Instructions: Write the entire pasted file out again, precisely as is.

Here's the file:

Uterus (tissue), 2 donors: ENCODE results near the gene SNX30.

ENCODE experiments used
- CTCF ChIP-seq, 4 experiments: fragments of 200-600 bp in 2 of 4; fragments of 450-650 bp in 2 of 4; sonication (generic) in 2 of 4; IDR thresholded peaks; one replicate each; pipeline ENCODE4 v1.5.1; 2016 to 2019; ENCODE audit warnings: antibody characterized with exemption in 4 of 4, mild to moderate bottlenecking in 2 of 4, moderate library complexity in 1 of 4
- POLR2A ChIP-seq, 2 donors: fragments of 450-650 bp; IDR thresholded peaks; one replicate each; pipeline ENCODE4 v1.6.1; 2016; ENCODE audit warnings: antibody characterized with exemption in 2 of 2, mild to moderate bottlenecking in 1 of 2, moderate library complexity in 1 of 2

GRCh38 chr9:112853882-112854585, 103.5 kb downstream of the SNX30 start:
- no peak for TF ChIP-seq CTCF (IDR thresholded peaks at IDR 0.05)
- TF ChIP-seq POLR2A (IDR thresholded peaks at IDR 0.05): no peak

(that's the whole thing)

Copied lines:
Uterus (tissue), 2 donors: ENCODE results near the gene SNX30.

ENCODE experiments used
- CTCF ChIP-seq, 4 experiments: fragments of 200-600 bp in 2 of 4; fragments of 450-650 bp in 2 of 4; sonication (generic) in 2 of 4; IDR thresholded peaks; one replicate each; pipeline ENCODE4 v1.5.1; 2016 to 2019; ENCODE audit warnings: antibody characterized with exemption in 4 of 4, mild to moderate bottlenecking in 2 of 4, moderate library complexity in 1 of 4
- POLR2A ChIP-seq, 2 donors: fragments of 450-650 bp; IDR thresholded peaks; one replicate each; pipeline ENCODE4 v1.6.1; 2016; ENCODE audit warnings: antibody characterized with exemption in 2 of 2, mild to moderate bottlenecking in 1 of 2, moderate library complexity in 1 of 2

GRCh38 chr9:112853882-112854585, 103.5 kb downstream of the SNX30 start:
- no peak for TF ChIP-seq CTCF (IDR thresholded peaks at IDR 0.05)
- TF ChIP-seq POLR2A (IDR thresholded peaks at IDR 0.05): no peak